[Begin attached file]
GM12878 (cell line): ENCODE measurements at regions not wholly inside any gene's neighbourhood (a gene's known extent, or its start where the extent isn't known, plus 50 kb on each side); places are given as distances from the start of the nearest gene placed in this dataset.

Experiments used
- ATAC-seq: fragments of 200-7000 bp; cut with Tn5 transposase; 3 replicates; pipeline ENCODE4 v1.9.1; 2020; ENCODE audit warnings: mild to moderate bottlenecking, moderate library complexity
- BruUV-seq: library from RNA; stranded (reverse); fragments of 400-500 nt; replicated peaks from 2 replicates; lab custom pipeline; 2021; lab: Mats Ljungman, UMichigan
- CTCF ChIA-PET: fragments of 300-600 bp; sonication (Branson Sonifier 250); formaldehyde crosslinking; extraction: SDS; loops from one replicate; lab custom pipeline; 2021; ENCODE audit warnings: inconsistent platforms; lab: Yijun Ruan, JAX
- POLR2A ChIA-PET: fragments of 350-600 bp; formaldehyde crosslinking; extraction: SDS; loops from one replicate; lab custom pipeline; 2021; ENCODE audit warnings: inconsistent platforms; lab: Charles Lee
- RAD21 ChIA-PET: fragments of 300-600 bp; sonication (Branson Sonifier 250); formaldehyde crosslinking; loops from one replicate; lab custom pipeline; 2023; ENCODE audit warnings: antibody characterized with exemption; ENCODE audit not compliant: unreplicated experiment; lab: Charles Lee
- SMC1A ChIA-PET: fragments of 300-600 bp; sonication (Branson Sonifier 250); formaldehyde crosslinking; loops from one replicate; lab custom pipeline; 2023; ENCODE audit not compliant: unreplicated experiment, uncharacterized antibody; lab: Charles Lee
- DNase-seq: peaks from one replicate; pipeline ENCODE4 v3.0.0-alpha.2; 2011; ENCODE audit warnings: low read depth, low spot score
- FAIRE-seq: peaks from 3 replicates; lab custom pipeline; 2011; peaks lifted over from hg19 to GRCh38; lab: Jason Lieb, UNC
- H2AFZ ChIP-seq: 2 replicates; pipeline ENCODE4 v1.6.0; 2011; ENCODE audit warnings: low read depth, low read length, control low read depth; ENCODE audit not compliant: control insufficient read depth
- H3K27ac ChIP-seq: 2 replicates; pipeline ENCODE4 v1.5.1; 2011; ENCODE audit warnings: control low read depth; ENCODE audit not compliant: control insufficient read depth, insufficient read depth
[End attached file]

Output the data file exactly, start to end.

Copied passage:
GM12878 (cell line): ENCODE measurements at regions not wholly inside any gene's neighbourhood (a gene's known extent, or its start where the extent isn't known, plus 50 kb on each side); places are given as distances from the start of the nearest gene placed in this dataset.

Experiments used
- ATAC-seq: fragments of 200-7000 bp; cut with Tn5 transposase; 3 replicates; pipeline ENCODE4 v1.9.1; 2020; ENCODE audit warnings: mild to moderate bottlenecking, moderate library complexity
- BruUV-seq: library from RNA; stranded (reverse); fragments of 400-500 nt; replicated peaks from 2 replicates; lab custom pipeline; 2021; lab: Mats Ljungman, UMichigan
- CTCF ChIA-PET: fragments of 300-600 bp; sonication (Branson Sonifier 250); formaldehyde crosslinking; extraction: SDS; loops from one replicate; lab custom pipeline; 2021; ENCODE audit warnings: inconsistent platforms; lab: Yijun Ruan, JAX
- POLR2A ChIA-PET: fragments of 350-600 bp; formaldehyde crosslinking; extraction: SDS; loops from one replicate; lab custom pipeline; 2021; ENCODE audit warnings: inconsistent platforms; lab: Charles Lee
- RAD21 ChIA-PET: fragments of 300-600 bp; sonication (Branson Sonifier 250); formaldehyde crosslinking; loops from one replicate; lab custom pipeline; 2023; ENCODE audit warnings: antibody characterized with exemption; ENCODE audit not compliant: unreplicated experiment; lab: Charles Lee
- SMC1A ChIA-PET: fragments of 300-600 bp; sonication (Branson Sonifier 250); formaldehyde crosslinking; loops from one replicate; lab custom pipeline; 2023; ENCODE audit not compliant: unreplicated experiment, uncharacterized antibody; lab: Charles Lee
- DNase-seq: peaks from one replicate; pipeline ENCODE4 v3.0.0-alpha.2; 2011; ENCODE audit warnings: low read depth, low spot score
- FAIRE-seq: peaks from 3 replicates; lab custom pipeline; 2011; peaks lifted over from hg19 to GRCh38; lab: Jason Lieb, UNC
- H2AFZ ChIP-seq: 2 replicates; pipeline ENCODE4 v1.6.0; 2011; ENCODE audit warnings: low read depth, low read length, control low read depth; ENCODE audit not compliant: control insufficient read depth
- H3K27ac ChIP-seq: 2 replicates; pipeline ENCODE4 v1.5.1; 2011; ENCODE audit warnings: control low read depth; ENCODE audit not compliant: control insufficient read depth, insufficient read depth